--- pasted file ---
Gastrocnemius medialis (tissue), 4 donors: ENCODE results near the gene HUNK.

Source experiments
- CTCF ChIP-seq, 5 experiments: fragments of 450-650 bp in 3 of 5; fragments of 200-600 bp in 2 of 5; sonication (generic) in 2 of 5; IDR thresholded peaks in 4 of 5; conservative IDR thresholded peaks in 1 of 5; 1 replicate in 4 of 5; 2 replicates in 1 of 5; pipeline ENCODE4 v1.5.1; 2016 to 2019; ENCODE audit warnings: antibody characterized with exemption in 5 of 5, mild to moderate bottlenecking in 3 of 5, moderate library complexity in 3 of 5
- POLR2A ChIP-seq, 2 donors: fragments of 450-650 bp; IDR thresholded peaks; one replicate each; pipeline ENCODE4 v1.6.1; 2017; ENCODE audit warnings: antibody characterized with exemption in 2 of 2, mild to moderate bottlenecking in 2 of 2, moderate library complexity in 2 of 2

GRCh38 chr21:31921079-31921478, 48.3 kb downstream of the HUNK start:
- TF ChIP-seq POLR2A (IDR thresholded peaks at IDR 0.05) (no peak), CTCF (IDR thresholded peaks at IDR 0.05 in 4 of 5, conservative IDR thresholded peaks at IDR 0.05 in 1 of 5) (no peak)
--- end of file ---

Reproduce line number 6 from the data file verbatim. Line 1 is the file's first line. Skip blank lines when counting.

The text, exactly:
- TF ChIP-seq POLR2A (IDR thresholded peaks at IDR 0.05) (no peak), CTCF (IDR thresholded peaks at IDR 0.05 in 4 of 5, conservative IDR thresholded peaks at IDR 0.05 in 1 of 5) (no peak)